Long-term best-corrected visual acuity (BCVA) deteriorates in patients both with polypoidal choroidal vasculopathy (PCV) and those with typical neovascular age-related macular degeneration (nAMD), according to research published in Acta Ophthalmologica. However, the patients with PCV are likely to have better visual outcomes than those with typical nAMD, the real-world study demonstrates.

The researchers used electronic medical records of the Bundang nAMD cohort in the Seoul National University Bundang Hospital and the Asan Medical Center nAMD cohort in the Asan Medical Center. They evaluated and compared mean changes in BCVA from baseline in the eyes of patients with PCV and patients with typical nAMD with a follow up of 1 year or longer, between 2005 and 2018. 

A total of 285 eyes of 261 patients with PCV (mean age at onset, 68.5±8.3 years) and 902 eyes of 877 patients (72.5±8.4 years; P <.001) with typical nAMD were included in the study. The PCV group included a higher percentage of males than the typical nAMD group (66.3% vs 55.0%; P <.001), and the typical nAMD group included a higher proportion of patients with hypertension than the PCV group (47.9% vs 40.4%; P = .026). 


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The researchers found that the baseline BCVA was better in the PCV group than that in the typical nAMD group (0.59±0.52 vs 0.79±0.63 logarithm of the minimum angle of resolution; P <.001). The mean follow-up period of all patients was 4.3±2.8 years. At 1, 3, 5, and 7 years, the team observed mean changes in BCVA from baseline of  +2.1, -0.2, -3.9, and -8.7 letters in the PCV group and -0.1, -3.7, -10.5, and -12.1 letters in the typical nAMD group, respectively. 

The researchers report that before 2006, the initial BCVA was maintained for approximately 1 year in eyes with PCV and for less than half of a year in eyes with typical nAMD, and that after 2007 when anti-vascular endothelial growth factor (VEGF) agents became available, the initial BCVA was maintained for 4 years in the eyes with PCV and for 1 year in eyes with typical nAMD.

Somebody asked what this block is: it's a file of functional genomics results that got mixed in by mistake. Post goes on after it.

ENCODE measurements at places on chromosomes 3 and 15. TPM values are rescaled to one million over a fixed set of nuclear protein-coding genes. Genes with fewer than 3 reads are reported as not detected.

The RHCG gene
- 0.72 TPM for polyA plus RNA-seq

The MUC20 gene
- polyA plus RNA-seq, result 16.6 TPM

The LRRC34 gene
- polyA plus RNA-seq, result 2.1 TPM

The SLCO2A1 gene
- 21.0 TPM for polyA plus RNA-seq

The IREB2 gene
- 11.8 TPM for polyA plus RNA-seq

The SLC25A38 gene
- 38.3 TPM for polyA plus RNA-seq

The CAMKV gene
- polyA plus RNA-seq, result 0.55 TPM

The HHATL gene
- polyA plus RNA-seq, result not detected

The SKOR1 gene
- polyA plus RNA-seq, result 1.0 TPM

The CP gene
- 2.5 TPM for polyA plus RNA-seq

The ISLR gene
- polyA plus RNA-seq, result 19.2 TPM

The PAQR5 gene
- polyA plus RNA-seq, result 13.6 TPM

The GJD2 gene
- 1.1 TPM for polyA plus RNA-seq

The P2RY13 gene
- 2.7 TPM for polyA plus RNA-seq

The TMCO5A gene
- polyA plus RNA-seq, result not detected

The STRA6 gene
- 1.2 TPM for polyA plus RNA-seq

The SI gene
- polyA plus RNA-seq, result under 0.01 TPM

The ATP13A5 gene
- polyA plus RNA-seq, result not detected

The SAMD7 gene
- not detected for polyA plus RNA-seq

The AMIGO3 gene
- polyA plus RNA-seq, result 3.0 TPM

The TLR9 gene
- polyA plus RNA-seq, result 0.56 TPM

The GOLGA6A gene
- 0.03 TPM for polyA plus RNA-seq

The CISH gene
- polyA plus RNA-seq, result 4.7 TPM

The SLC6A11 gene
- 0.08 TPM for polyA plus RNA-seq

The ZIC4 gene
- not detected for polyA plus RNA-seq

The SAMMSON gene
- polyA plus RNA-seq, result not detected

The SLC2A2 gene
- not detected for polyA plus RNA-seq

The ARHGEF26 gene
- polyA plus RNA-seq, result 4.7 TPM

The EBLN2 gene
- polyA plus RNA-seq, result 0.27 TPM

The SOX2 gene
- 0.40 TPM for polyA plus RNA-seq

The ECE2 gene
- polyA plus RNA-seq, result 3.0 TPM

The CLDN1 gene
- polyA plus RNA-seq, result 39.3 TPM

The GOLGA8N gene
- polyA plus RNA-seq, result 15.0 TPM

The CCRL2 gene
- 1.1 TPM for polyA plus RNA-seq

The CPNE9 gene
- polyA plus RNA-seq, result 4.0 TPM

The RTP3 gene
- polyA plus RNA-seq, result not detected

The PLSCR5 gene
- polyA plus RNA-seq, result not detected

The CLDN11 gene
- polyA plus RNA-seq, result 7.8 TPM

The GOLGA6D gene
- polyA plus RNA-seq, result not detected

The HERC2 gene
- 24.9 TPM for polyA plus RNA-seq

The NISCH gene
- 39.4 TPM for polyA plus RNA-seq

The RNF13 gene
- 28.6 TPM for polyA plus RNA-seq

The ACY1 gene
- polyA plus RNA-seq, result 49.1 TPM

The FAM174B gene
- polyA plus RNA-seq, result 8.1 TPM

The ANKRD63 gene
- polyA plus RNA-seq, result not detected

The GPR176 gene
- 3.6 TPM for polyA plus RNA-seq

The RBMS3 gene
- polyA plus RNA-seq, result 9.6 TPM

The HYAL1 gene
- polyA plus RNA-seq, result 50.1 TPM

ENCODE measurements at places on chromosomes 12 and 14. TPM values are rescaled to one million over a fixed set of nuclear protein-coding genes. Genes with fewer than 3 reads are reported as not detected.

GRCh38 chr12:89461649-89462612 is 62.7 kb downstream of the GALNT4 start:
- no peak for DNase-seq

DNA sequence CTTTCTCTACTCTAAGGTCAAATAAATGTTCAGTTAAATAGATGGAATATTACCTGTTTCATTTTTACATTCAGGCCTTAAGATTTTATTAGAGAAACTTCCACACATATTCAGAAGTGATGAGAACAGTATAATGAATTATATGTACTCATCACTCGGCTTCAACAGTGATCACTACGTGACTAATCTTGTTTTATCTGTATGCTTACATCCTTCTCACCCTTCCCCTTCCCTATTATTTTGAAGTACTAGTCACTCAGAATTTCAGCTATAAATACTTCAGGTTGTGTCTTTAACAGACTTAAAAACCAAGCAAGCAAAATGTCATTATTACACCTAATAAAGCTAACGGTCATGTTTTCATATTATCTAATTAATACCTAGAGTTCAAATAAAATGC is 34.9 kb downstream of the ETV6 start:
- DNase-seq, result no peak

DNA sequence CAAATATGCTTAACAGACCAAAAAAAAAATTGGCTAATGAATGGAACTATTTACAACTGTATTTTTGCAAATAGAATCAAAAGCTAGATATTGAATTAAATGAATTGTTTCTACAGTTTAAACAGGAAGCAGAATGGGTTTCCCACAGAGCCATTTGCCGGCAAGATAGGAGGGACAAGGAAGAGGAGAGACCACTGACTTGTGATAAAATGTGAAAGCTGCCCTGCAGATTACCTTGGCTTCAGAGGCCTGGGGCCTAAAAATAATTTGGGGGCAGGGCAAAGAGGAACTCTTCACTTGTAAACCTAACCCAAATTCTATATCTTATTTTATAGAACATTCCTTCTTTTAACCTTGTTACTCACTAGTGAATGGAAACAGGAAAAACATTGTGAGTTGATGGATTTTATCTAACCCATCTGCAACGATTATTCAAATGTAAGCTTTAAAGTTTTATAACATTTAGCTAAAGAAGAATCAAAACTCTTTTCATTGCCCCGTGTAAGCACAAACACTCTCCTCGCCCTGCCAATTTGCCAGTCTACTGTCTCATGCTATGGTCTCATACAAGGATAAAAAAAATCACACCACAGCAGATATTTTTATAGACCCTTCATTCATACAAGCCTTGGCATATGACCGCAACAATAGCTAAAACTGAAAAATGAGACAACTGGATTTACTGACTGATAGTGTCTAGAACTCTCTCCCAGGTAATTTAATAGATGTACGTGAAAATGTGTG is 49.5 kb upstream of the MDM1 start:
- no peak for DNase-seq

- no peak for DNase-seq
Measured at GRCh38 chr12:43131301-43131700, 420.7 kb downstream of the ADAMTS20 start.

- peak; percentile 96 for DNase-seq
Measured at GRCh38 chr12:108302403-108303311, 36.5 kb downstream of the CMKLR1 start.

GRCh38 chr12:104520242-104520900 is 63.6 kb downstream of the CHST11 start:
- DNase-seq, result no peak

“Long-term visual acuity gradually deteriorated in patients with PCV and typical nAMD in the real world, but patients with PCV showed better visual outcomes than those with nAMD. The change of treatment strategy from [photodynamic therapy] to anti-VEGF injections improved overall visual outcomes in both groups,” wrote the researchers.

Limitations of the study included the retrospective design, exclusion of patients followed for less than 1 year, an overall 5-year follow-up loss rate of 57.8%, lack of investigation of the exact location of PCV and the presence of macular involvement by lesions, the potential impact of the Korean healthcare insurance policy on treatment decisions, evolving criteria and treatment options for nAMD over time, unknown time from diagnosis to first treatment, and inclusion of nAMD patients that received no treatment.

Reference

Park JY, Park YJ, Park SJ, et al. Comparison of visual outcomes of polypoidal choroidal vasculopathy and typical neovascular age-related macular degeneration-up to 10 years of follow-up. Published online April 1, 2022. Acta Ophthalmol. doi:10.1111/aos.15149